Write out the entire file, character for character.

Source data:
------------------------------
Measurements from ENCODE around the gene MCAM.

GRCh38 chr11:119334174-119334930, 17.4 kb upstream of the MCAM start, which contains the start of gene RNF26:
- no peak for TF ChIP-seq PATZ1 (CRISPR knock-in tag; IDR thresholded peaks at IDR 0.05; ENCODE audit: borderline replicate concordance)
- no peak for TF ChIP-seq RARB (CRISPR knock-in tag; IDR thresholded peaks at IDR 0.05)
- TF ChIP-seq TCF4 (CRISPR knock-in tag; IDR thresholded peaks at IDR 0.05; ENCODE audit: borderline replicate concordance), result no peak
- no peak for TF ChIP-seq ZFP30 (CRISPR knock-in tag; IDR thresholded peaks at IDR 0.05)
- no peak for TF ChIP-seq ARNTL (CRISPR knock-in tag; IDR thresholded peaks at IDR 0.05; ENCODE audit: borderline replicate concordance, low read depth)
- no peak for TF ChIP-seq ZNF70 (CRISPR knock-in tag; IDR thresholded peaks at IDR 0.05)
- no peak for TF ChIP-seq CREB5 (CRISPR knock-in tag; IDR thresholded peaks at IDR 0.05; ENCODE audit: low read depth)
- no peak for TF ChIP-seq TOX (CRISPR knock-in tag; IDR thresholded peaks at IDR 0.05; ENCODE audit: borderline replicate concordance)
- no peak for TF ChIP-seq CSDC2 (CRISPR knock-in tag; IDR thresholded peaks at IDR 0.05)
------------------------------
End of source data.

Measurements from ENCODE around the gene MCAM.

GRCh38 chr11:119334174-119334930, 17.4 kb upstream of the MCAM start, which contains the start of gene RNF26:
- no peak for TF ChIP-seq PATZ1 (CRISPR knock-in tag; IDR thresholded peaks at IDR 0.05; ENCODE audit: borderline replicate concordance)
- no peak for TF ChIP-seq RARB (CRISPR knock-in tag; IDR thresholded peaks at IDR 0.05)
- TF ChIP-seq TCF4 (CRISPR knock-in tag; IDR thresholded peaks at IDR 0.05; ENCODE audit: borderline replicate concordance), result no peak
- no peak for TF ChIP-seq ZFP30 (CRISPR knock-in tag; IDR thresholded peaks at IDR 0.05)
- no peak for TF ChIP-seq ARNTL (CRISPR knock-in tag; IDR thresholded peaks at IDR 0.05; ENCODE audit: borderline replicate concordance, low read depth)
- no peak for TF ChIP-seq ZNF70 (CRISPR knock-in tag; IDR thresholded peaks at IDR 0.05)
- no peak for TF ChIP-seq CREB5 (CRISPR knock-in tag; IDR thresholded peaks at IDR 0.05; ENCODE audit: low read depth)
- no peak for TF ChIP-seq TOX (CRISPR knock-in tag; IDR thresholded peaks at IDR 0.05; ENCODE audit: borderline replicate concordance)
- no peak for TF ChIP-seq CSDC2 (CRISPR knock-in tag; IDR thresholded peaks at IDR 0.05)